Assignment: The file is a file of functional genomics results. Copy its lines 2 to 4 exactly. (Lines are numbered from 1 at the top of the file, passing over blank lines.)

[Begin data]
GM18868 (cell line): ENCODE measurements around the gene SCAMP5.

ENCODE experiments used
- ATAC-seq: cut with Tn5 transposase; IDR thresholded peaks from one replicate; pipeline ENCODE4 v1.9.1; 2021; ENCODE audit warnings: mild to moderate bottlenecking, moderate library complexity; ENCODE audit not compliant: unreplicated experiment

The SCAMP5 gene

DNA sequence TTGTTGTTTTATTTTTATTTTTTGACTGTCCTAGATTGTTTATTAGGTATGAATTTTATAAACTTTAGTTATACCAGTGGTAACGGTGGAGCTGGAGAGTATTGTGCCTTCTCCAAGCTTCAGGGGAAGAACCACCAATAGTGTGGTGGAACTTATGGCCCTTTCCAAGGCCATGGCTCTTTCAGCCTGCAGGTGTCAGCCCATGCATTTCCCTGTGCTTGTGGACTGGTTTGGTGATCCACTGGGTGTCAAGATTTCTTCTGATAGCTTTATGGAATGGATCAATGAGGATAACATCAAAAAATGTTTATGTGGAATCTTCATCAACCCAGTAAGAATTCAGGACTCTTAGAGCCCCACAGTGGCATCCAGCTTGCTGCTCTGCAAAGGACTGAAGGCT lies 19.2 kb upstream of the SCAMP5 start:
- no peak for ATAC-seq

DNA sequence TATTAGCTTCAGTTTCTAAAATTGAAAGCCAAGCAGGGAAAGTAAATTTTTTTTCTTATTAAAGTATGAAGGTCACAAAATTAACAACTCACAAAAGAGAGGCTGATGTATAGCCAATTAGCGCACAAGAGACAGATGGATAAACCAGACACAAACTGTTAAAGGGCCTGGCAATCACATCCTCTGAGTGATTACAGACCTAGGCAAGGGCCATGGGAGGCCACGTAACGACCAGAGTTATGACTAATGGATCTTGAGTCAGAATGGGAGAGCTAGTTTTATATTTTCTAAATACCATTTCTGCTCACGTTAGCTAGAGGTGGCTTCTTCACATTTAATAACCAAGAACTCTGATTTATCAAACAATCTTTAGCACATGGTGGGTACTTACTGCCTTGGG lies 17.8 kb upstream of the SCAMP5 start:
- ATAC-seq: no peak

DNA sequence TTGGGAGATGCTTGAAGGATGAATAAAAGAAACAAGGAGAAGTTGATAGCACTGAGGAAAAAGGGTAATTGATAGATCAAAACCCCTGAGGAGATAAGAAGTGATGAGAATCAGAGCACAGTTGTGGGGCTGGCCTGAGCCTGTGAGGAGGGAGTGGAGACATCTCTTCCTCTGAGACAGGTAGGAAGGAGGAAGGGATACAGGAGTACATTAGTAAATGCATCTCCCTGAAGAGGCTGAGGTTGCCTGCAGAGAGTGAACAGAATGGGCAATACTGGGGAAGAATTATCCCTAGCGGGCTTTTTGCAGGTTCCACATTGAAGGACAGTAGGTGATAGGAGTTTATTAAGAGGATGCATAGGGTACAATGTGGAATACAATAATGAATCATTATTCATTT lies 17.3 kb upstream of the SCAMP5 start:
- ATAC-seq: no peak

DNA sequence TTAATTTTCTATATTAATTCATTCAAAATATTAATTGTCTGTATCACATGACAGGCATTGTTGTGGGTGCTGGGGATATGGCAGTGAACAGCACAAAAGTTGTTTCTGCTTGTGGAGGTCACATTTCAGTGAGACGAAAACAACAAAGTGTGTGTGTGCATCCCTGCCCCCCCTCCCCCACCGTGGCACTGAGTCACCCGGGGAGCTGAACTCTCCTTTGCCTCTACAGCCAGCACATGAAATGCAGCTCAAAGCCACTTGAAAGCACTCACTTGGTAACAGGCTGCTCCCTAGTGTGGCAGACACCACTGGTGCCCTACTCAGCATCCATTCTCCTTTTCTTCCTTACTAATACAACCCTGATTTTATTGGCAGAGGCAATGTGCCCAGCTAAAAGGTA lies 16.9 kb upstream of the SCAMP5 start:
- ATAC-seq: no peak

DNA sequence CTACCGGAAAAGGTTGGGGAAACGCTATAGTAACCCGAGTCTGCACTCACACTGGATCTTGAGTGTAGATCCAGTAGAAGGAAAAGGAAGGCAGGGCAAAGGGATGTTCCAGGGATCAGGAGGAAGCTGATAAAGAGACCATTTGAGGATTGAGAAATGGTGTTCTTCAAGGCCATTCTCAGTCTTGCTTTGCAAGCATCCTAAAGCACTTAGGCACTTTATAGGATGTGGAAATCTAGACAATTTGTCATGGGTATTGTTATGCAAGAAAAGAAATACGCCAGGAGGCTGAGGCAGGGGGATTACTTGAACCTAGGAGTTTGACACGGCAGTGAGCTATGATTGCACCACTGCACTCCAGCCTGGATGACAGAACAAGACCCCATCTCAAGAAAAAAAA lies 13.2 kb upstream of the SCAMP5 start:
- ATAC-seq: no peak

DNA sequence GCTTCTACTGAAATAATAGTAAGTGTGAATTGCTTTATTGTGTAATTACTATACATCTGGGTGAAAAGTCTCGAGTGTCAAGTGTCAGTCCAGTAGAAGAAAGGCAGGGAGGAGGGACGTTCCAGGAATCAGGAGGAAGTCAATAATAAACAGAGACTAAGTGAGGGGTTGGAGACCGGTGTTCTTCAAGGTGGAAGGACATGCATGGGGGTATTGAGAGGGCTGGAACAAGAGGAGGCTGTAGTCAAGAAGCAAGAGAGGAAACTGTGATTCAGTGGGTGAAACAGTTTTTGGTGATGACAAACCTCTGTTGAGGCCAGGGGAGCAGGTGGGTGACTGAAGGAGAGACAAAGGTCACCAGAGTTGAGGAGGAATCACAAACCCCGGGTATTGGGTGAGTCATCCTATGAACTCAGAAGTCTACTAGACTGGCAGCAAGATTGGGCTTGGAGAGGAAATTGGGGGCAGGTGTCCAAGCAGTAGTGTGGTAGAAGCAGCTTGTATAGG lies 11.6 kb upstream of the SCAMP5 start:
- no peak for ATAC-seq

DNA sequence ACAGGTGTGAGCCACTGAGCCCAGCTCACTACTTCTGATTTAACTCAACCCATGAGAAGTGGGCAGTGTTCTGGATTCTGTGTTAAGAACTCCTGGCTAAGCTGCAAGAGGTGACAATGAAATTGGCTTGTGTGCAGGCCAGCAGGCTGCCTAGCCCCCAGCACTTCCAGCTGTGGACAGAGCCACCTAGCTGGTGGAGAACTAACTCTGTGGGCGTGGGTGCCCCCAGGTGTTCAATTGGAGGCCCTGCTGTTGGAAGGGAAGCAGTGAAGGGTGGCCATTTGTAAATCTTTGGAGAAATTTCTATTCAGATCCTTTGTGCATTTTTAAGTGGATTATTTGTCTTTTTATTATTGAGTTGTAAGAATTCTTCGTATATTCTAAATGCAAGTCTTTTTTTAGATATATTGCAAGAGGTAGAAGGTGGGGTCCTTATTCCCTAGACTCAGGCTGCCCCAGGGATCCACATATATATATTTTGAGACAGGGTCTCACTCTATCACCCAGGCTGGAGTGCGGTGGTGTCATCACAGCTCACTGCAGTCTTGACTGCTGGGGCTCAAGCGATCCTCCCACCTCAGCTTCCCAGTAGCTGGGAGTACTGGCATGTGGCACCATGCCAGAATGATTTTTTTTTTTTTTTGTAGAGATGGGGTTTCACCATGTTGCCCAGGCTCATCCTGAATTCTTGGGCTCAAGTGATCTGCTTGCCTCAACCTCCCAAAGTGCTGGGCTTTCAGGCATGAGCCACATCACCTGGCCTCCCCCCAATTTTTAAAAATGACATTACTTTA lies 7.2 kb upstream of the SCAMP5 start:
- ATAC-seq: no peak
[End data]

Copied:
ENCODE experiments used
- ATAC-seq: cut with Tn5 transposase; IDR thresholded peaks from one replicate; pipeline ENCODE4 v1.9.1; 2021; ENCODE audit warnings: mild to moderate bottlenecking, moderate library complexity; ENCODE audit not compliant: unreplicated experiment

The SCAMP5 gene